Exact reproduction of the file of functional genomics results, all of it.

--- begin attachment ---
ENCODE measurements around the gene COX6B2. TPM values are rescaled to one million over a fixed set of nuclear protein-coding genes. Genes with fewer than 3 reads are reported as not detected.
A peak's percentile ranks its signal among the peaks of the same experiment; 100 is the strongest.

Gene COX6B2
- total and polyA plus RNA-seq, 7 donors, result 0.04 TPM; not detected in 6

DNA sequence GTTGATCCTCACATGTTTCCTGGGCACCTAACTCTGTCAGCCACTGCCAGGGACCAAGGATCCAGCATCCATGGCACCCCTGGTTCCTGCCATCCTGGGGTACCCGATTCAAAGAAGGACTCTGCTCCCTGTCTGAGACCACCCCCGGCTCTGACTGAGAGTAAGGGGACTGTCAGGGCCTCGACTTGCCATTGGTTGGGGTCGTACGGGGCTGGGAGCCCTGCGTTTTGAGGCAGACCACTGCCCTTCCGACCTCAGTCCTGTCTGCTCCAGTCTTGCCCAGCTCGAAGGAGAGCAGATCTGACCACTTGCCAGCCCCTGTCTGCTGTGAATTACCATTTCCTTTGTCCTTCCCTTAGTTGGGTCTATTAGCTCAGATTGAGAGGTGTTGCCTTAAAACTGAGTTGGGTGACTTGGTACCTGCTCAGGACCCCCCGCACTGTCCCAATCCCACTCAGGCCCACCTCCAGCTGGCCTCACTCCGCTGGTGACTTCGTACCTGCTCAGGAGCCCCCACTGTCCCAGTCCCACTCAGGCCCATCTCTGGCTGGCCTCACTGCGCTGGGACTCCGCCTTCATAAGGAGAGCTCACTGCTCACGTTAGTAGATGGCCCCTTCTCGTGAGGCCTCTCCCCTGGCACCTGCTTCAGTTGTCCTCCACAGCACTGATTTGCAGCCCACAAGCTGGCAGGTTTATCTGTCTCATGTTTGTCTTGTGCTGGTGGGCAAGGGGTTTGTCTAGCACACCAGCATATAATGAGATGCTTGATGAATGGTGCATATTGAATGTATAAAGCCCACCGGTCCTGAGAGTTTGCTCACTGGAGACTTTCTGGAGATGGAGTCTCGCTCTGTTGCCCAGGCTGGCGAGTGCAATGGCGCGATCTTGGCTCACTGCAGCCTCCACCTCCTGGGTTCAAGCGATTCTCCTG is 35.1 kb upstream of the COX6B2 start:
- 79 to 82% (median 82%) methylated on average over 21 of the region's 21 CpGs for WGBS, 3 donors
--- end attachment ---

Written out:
ENCODE measurements around the gene COX6B2. TPM values are rescaled to one million over a fixed set of nuclear protein-coding genes. Genes with fewer than 3 reads are reported as not detected.
A peak's percentile ranks its signal among the peaks of the same experiment; 100 is the strongest.

Gene COX6B2
- total and polyA plus RNA-seq, 7 donors, result 0.04 TPM; not detected in 6

DNA sequence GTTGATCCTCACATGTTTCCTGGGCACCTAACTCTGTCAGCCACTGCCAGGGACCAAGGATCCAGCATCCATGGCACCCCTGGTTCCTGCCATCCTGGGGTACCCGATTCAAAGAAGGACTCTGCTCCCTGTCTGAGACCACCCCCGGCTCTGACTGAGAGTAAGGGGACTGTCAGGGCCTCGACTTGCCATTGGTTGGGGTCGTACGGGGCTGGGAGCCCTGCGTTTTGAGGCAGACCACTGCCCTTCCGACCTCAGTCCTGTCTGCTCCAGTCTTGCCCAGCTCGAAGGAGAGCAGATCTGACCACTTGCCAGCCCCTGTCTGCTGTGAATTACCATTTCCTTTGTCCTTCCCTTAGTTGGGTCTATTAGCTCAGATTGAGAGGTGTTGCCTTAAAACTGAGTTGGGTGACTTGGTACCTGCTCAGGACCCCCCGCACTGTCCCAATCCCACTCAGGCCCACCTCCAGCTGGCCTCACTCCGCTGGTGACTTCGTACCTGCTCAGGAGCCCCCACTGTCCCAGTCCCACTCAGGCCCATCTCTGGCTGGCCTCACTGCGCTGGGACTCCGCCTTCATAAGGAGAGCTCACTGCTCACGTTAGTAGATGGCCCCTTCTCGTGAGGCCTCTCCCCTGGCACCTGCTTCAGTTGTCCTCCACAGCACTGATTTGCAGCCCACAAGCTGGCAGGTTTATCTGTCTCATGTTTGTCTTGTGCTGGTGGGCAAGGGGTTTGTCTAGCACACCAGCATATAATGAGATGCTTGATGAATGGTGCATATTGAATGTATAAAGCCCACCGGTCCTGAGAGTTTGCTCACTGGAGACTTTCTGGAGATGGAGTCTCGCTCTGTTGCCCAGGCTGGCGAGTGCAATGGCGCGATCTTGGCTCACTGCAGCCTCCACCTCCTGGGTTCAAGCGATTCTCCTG is 35.1 kb upstream of the COX6B2 start:
- 79 to 82% (median 82%) methylated on average over 21 of the region's 21 CpGs for WGBS, 3 donors